Nor is it at all clear to us what this particular litigant could gain from introduction of the distinction for which contention is made. If we should concede that larger measure of maintenance is due those whose injury is caused by the nature of their employment, it would seem farfetched to hold it applicable here. Claimant was disobedient to his orders and for his personal purposes overstayed his shore leave. His fall into a drydock that was sufficiently lighted for workmen to be carrying on repairs to a ship therein was due to no negligence but his own. These matters have not been invoked to forfeit or reduce his usual seaman's right, but it is difficult to see how such circumstances would warrant enlargement of it. We hold that he is entitled to the usual measure of maintenance and cure at the ship's expense, no less and no more, and turn to ascertainment of its bounds.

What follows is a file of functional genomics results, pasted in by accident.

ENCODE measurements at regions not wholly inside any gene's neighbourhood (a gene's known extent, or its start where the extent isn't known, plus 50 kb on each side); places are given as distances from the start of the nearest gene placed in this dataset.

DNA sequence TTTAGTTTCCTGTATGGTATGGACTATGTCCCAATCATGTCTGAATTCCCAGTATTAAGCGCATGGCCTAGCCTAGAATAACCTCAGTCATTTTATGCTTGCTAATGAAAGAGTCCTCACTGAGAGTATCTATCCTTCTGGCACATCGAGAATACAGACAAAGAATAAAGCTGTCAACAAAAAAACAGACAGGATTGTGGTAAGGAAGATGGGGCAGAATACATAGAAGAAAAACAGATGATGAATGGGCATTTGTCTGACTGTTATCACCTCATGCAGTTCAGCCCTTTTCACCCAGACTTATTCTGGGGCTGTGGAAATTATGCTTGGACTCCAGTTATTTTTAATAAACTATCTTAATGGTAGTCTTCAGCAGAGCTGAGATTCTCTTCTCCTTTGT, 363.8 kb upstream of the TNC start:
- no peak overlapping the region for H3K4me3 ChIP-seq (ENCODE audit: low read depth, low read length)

The law of the sea is in a peculiar sense an international law, but application of its specific rules depends upon acceptance by the United States. The problem of the sick or injured seaman has concerned every maritime country and, in 1936, the General Conference of the International Labor Organization at Geneva submitted a draft convention to the United States and other states. It was ratified by the Senate and was proclaimed by the President as effective for the United States on October 29, 1939. 54 Stat. 1693. Article 4, paragraph 1, thereof, provides: "The shipowner shall be liable to defray the expense of medical care and maintenance until the sick or injured person has been cured, or until the sickness or incapacity has been declared of a permanent character."
While enactment of this general rule by Congress would seem controlling, it is not amiss to point out that the limitation thus imposed was in accordance with the understanding of those familiar with the laws of the sea and sympathetic with the seaman's problems.